Netanyahu presents intelligence about Iran's "Atomic Archive." Photo: Jack Guez/AFP/Getty Images

The Trump administration has promised Israel it will put pressure on the International Atomic Energy Agency (IAEA) to examine revelations from Israel about Iran's nuclear program, State Department officials told me.

Why it matters: As part of the Iran nuclear deal, the IAEA closed its investigation into the possible military dimensions of Iran's nuclear program, and the Iranians have never fully disclosed their past efforts to develop nuclear weapons. In an attempt to reopen the investigation, Israel publicly reveled the Iranian nuclear archives captured by Israeli intelligence in Tehran. The archives showed Iran was working until 2003 on building at least five nuclear warheads. In his address to the UN in September, Prime Minister Benjamin Netanyahu also revealed a warehouse allegedly used to store undeclared parts from Iran's nuclear program.

  • Two weeks ago, U.S. special envoy for Iran Brian Hook visited Israel and met with Netanyahu, officials from the Israeli foreign ministry, the Mossad and military intelligence. The talks dealt with the Iranian military entrenchment in Syria, U.S. sanctions on Iran and the status of the Iranian nuclear program.
  • Israeli officials told Hook the IAEA was dragging its feet over Israel's disclosures, and the political director of Israel's foreign ministry, Alon Ushpiz, told Hook Israel was angry the IAEA didn’t take the Israeli intelligence seriously, Israeli officials tell me.

State Department officials who were briefed on Hook's talks in Israel told me the U.S. envoy promised his Israeli counterparts the U.S. would press the IAEA on the matter.

  • They added that Hook told the Israelis that the U.S. finally has a confirmed ambassador to the IAEA in Vienna. He said the new ambassador, Jackie Wolcott — a close confidant of national security adviser John Bolton — will "work aggressively to make sure the IAEA seriously addresses all information provided by Israel, the U.S. and other countries regarding the Iranian nuclear program."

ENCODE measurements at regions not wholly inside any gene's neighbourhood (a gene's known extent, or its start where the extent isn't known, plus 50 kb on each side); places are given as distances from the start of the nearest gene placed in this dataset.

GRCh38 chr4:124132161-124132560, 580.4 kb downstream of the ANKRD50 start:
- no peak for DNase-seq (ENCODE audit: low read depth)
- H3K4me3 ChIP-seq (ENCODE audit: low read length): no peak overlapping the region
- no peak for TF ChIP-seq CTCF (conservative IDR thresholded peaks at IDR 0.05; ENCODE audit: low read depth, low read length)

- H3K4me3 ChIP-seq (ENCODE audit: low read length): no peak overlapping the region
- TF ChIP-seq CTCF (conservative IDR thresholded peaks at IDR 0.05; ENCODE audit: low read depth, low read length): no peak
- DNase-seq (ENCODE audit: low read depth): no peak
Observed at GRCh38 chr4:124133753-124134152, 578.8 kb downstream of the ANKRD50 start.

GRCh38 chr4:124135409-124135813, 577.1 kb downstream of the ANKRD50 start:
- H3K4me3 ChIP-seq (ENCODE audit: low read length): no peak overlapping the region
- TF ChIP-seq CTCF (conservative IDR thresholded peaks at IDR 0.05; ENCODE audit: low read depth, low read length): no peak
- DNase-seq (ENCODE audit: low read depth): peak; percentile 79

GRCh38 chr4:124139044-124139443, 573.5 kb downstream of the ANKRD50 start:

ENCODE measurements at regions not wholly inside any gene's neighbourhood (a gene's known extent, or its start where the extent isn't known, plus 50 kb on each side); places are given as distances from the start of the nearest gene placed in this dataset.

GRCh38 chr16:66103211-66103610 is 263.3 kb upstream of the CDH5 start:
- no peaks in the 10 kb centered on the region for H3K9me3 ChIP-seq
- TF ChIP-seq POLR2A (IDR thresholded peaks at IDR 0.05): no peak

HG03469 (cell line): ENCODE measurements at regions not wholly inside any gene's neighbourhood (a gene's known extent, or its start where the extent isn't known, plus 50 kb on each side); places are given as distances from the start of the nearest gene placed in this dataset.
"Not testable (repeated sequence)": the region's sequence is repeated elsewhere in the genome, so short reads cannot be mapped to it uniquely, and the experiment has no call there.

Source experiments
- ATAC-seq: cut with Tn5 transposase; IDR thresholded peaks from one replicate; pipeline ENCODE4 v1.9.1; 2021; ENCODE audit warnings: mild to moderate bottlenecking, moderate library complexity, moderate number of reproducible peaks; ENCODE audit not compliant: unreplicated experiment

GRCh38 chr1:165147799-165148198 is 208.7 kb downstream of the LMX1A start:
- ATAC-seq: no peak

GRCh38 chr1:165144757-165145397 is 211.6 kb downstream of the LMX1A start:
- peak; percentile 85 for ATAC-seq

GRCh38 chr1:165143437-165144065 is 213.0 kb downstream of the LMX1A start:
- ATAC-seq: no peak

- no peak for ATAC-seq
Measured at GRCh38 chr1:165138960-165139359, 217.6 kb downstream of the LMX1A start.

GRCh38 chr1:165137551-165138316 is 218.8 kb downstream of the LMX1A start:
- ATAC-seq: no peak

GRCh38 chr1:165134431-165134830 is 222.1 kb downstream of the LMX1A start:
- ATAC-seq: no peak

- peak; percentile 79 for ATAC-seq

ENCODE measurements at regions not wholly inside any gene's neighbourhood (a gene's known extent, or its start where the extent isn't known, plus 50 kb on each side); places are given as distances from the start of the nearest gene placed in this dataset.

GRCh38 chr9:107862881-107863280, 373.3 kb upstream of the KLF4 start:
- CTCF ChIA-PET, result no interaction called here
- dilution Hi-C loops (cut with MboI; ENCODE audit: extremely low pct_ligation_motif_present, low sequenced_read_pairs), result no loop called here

What to watch: Israeli officials told me they were satisfied with what they heard from Hook and that they hope renewed U.S. pressure will change the dynamics in the IAEA and maybe even lead to reopening of the nuclear watchdog's investigation regarding the possible military dimensions of the Iranian nuclear program.

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Tropical Storm Beta slowly approaching the Texas coast on Monday. Photo: National Weather Service/Twitter

Tropical Storm Beta was dumping heavy rains over Texas as it churned its way inland overnight, bringing the risk of "life-threatening storm surge" and flooding to parts of the state and Louisiana, the National Hurricane Center said.

What's happening: The slow-moving storm was causing coastal flooding along areas including the bays near Houston and Galveston in Texas Monday, per the National Weather Service. Texas Gov. Greg Abbott (R) made a disaster declaration and Louisiana Gov. John Bel Edwards (D) declared a state of emergency Monday.

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Coronavirus dashboard

Illustration: Sarah Grillo/Axios

  1. Global: Total confirmed cases as of 3 a.m. ET: 31,328,238 — Total deaths: 964,839— Total recoveries: 21,503,496Map.
  2. U.S.: Total confirmed cases as of 3 a.m. ET: 6,857,967 — Total deaths: 199,884 — Total recoveries: 2,615,949 — Total tests: 95,841,281Map.
  3. Health: CDC says it mistakenly published guidance about COVID-19 spreading through air.
  4. Media: Conservative blogger who spread COVID-19 misinformation worked for Fauci's agency.
  5. Politics: House Democrats file legislation to fund government through Dec. 11.
  6. World: U.K. upgrades COVID alert level as Europe sees worrying rise in infections — "The Wake-Up Call" warns the West about the consequences of mishandling a pandemic.

Louisville police declare state of emergency as Breonna Taylor decision looms

A demonstrator holds up a sign of Breonna Taylor during a protest in Louisville, Kentucky. Photo: Brandon Bell/Getty Images

The Louisville police chief declared in a memo obtained by news outlets a "state of emergency" for the department on Monday to prepare for Kentucky Attorney General Daniel Cameron's expected announcement on the Breonna Taylor case.

Of note: Louisville has witnessed more than 115 days of protests over the police killing of Taylor, an unarmed Black woman, with calls for all the officers involved to be charged.

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